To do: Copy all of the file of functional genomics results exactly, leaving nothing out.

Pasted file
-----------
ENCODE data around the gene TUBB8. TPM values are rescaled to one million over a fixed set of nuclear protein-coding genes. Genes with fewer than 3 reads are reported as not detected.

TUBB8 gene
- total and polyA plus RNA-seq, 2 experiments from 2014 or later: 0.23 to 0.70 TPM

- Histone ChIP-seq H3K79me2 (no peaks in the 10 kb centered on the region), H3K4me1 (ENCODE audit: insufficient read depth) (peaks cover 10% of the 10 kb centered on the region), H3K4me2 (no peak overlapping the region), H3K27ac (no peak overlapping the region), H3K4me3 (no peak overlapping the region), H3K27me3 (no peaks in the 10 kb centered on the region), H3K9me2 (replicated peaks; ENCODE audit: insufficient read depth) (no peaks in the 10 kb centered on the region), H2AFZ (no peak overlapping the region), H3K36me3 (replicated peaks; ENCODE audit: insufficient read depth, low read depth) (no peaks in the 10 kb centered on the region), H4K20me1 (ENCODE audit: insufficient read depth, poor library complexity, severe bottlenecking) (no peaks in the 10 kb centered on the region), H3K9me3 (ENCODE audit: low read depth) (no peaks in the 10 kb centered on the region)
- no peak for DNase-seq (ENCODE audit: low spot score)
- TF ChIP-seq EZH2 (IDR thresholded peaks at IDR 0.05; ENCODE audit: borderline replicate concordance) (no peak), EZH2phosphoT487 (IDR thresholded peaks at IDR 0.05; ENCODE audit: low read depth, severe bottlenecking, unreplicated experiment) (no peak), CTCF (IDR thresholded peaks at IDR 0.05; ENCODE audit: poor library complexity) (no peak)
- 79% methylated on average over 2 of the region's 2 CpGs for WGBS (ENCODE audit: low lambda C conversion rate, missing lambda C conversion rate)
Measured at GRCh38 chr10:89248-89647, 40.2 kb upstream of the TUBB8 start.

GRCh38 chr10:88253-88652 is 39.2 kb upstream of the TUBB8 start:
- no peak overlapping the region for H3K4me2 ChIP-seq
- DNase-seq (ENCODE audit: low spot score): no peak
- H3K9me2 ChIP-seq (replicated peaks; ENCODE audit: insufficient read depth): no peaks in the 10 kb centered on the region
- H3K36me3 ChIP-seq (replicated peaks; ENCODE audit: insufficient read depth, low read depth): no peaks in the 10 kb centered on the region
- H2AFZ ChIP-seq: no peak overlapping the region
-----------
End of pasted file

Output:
ENCODE data around the gene TUBB8. TPM values are rescaled to one million over a fixed set of nuclear protein-coding genes. Genes with fewer than 3 reads are reported as not detected.

TUBB8 gene
- total and polyA plus RNA-seq, 2 experiments from 2014 or later: 0.23 to 0.70 TPM

- Histone ChIP-seq H3K79me2 (no peaks in the 10 kb centered on the region), H3K4me1 (ENCODE audit: insufficient read depth) (peaks cover 10% of the 10 kb centered on the region), H3K4me2 (no peak overlapping the region), H3K27ac (no peak overlapping the region), H3K4me3 (no peak overlapping the region), H3K27me3 (no peaks in the 10 kb centered on the region), H3K9me2 (replicated peaks; ENCODE audit: insufficient read depth) (no peaks in the 10 kb centered on the region), H2AFZ (no peak overlapping the region), H3K36me3 (replicated peaks; ENCODE audit: insufficient read depth, low read depth) (no peaks in the 10 kb centered on the region), H4K20me1 (ENCODE audit: insufficient read depth, poor library complexity, severe bottlenecking) (no peaks in the 10 kb centered on the region), H3K9me3 (ENCODE audit: low read depth) (no peaks in the 10 kb centered on the region)
- no peak for DNase-seq (ENCODE audit: low spot score)
- TF ChIP-seq EZH2 (IDR thresholded peaks at IDR 0.05; ENCODE audit: borderline replicate concordance) (no peak), EZH2phosphoT487 (IDR thresholded peaks at IDR 0.05; ENCODE audit: low read depth, severe bottlenecking, unreplicated experiment) (no peak), CTCF (IDR thresholded peaks at IDR 0.05; ENCODE audit: poor library complexity) (no peak)
- 79% methylated on average over 2 of the region's 2 CpGs for WGBS (ENCODE audit: low lambda C conversion rate, missing lambda C conversion rate)
Measured at GRCh38 chr10:89248-89647, 40.2 kb upstream of the TUBB8 start.

GRCh38 chr10:88253-88652 is 39.2 kb upstream of the TUBB8 start:
- no peak overlapping the region for H3K4me2 ChIP-seq
- DNase-seq (ENCODE audit: low spot score): no peak
- H3K9me2 ChIP-seq (replicated peaks; ENCODE audit: insufficient read depth): no peaks in the 10 kb centered on the region
- H3K36me3 ChIP-seq (replicated peaks; ENCODE audit: insufficient read depth, low read depth): no peaks in the 10 kb centered on the region
- H2AFZ ChIP-seq: no peak overlapping the region